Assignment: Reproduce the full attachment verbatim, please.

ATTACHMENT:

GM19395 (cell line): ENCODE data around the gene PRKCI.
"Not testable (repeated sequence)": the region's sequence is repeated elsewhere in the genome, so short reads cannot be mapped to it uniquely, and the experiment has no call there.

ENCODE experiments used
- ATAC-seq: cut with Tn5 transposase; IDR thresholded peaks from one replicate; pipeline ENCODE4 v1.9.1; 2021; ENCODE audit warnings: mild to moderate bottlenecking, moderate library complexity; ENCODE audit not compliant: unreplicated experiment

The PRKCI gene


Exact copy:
GM19395 (cell line): ENCODE data around the gene PRKCI.
"Not testable (repeated sequence)": the region's sequence is repeated elsewhere in the genome, so short reads cannot be mapped to it uniquely, and the experiment has no call there.

ENCODE experiments used
- ATAC-seq: cut with Tn5 transposase; IDR thresholded peaks from one replicate; pipeline ENCODE4 v1.9.1; 2021; ENCODE audit warnings: mild to moderate bottlenecking, moderate library complexity; ENCODE audit not compliant: unreplicated experiment

The PRKCI gene